Orthosiphon labiatus N.E. Br.

Common Names:Pink Sage, Shell Bush; Pienk Salie (Afr)
Family: Lamiaceae (Sage family)

Orthosiphon labiatus

The pink sage is a fast growing many branched semi-deciduous shrub with aromatic heart shaped leaves which grows to a height and spread of 1.5m. It occurs on rocky hillsides with a scattered distribution through KwaZulu-Natal, Swaziland, into the Northern Provinces of South Africa and further into Zimbabwe.

The scientific name is derived from Ortho - erect & siphon - a flower tube, alluding to the erect flower tube and labiatus - meaning lipped, is also a reference to the flower.

Orthosiphon labiatus belongs to a very large internationally distributed family, which is widely cultivated for its herbal properties. This family includes many important herbs such as mint and rosemary and sage. The genus Orthosiphon is represented by nine South African species, all distributed in the eastern and northern parts of the summer rainfall regions.

Growing Orthosiphon labiatus

Orthosiphon labiatus is a very popular garden plant as it is hardy to a moderate degree of frost and extreme drought once established. It is prized for its showy display of pink - mauve sage like flowers which are carried on the shrub for a large part of the year, mainly through the summer months. It should be planted in full sun for best flowering, but will grow equally well in semi-shade. Although it is drought hardy and will grow under extreme conditions, it thrives when planted in rich, deep, composted garden soil and kept well watered.

It is useful for mass planting in large areas such as parks or large flower beds as it makes a wonderful display when used in this manner. For the smaller garden it can be planted in small groups or individually as part of a mixed backdrop or as a shrubby border under trees. The pink sage is also useful for attracting butterflies to the garden.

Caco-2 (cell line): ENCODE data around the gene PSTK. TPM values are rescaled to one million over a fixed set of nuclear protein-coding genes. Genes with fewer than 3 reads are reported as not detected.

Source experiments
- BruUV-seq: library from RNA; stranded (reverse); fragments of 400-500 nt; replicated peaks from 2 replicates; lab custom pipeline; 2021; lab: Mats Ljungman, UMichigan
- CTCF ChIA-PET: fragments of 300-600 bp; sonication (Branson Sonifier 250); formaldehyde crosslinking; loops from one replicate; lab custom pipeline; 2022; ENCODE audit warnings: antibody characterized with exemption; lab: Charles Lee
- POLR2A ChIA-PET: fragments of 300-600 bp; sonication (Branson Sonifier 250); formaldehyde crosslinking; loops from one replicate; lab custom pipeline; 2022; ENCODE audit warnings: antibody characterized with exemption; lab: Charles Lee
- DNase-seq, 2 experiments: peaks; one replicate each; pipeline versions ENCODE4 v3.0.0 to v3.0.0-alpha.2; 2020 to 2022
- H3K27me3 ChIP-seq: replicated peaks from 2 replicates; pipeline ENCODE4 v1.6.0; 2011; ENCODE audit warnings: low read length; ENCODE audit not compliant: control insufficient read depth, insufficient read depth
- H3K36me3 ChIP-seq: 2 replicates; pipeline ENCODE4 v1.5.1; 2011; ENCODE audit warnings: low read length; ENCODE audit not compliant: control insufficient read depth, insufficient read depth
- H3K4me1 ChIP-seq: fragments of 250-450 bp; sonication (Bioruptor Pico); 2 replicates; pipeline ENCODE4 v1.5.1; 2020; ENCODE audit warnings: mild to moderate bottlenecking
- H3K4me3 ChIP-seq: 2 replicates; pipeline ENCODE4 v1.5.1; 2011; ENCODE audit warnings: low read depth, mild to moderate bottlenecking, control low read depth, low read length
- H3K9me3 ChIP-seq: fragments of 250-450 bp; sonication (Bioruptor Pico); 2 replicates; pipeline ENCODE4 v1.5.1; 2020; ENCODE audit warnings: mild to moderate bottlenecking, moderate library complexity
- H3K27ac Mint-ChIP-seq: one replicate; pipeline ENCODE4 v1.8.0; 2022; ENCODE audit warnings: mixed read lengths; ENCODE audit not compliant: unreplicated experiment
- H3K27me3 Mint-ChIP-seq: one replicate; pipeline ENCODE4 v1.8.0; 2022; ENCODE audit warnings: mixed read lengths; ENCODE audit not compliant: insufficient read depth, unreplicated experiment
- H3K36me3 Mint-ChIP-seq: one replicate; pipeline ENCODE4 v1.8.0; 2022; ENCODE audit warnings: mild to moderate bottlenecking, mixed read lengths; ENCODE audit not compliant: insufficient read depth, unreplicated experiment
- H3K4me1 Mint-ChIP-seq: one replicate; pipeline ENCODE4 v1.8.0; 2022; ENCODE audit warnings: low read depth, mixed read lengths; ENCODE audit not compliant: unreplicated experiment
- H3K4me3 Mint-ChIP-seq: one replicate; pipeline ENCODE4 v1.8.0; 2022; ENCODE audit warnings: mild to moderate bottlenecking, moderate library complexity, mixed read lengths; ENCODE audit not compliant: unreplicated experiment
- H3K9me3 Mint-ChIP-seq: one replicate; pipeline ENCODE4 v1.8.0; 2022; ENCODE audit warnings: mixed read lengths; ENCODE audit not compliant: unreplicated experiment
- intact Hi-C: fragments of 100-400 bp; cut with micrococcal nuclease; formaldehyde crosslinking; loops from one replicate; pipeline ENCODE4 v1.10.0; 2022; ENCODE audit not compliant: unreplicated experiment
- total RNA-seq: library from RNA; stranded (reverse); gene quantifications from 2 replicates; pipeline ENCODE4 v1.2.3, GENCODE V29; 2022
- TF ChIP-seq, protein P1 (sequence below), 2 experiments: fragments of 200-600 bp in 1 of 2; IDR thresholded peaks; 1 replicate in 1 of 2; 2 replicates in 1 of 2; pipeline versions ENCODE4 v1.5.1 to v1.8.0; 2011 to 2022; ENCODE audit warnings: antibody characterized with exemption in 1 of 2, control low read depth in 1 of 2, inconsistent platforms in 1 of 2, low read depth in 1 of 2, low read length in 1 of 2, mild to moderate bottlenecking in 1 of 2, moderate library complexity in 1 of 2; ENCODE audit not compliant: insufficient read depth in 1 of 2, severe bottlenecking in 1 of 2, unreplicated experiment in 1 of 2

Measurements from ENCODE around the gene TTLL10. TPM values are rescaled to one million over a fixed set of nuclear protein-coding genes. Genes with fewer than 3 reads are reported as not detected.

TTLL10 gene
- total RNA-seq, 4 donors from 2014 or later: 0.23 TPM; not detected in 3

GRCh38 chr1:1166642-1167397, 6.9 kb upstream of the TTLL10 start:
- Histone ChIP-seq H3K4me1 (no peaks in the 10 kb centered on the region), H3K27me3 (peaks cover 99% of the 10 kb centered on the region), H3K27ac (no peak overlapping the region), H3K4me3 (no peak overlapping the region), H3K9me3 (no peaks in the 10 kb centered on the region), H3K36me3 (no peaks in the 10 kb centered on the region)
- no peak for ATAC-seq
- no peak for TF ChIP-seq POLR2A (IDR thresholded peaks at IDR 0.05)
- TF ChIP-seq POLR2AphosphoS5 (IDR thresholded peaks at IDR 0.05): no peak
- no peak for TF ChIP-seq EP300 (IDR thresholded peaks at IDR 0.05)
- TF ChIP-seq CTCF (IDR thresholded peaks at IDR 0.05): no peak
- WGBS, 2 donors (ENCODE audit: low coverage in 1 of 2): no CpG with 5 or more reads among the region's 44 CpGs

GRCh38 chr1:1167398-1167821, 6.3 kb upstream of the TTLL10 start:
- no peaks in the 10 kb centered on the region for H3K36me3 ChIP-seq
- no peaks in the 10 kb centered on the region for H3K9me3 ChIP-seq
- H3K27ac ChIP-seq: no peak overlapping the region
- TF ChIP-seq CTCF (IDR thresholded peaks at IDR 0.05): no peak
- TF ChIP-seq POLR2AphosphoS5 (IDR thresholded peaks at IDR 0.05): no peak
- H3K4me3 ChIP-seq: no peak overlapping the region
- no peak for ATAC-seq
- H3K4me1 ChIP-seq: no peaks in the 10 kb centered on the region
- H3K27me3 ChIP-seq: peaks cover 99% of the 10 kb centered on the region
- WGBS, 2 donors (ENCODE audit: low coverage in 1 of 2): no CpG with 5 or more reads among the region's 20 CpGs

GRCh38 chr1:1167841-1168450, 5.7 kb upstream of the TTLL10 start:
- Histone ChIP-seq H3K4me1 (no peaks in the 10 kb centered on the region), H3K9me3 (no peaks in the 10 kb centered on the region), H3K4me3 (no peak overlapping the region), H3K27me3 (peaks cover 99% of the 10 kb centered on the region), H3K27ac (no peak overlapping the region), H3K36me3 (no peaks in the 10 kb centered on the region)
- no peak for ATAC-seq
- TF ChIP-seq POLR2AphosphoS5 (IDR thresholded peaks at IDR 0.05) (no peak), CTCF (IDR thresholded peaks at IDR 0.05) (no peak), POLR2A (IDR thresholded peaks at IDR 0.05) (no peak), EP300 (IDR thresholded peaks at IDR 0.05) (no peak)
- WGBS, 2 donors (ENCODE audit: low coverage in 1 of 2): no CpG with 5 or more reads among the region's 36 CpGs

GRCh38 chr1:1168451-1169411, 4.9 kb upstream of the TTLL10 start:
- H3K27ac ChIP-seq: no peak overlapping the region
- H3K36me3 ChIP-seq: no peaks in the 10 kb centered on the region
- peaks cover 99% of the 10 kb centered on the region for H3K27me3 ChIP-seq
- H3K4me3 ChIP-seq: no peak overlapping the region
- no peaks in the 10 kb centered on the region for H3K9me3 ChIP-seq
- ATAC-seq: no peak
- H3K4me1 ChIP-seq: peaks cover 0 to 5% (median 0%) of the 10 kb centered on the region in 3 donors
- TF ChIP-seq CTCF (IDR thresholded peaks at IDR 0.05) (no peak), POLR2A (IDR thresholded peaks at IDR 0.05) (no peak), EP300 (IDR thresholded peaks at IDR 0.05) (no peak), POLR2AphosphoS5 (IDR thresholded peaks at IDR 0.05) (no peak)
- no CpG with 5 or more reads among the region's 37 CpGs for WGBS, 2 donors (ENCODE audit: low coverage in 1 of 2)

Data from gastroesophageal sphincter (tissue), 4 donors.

The plant may be cut back to one third of its height every couple of years to rejuvenate the woody growth. This should be done before the onset of its summer growing season and followed by a thick dressing of compost which can either be worked into the soil around the bush or left as a thick organic mulch. This is also a good time to apply a balanced fertilizer followed by a good deep soaking of water.

The plant can easily be propagated from seed or cuttings however the seedlings are so fast growing that propagation from cuttings is rarely necessary. Sow seed in spring in fine potting mix and cover very lightly. Keep the trays in a semi-shaded position until they have germinated which may take from two to four weeks. Transplant the seedlings into individual containers when they are large enough to handle.

References

  • Arnold, T.H. & De Wet, B.C. (Eds) 1993. Plants of southern Africa: names and
    distribution. Memoirs of the botanical Survey of South Africa No 62.
  • Joffe, P. 1993 The Gardeners Guide to South African Plants. Tafelberg Publishers
    Limited: Capetown.
  • Joffe. P. 2001.Creative Gardening with Indigenous Plants, a South African guide.
    Briza Publications: Pretoria.
  • Pooley. E 1993. The complete field guide to Trees of Natal, Zululand & Transkei.
    Natal FloraPublications Trust: Durban.

Andrew Hankey
Witwatersrand National Botanical Garden
December 2001.



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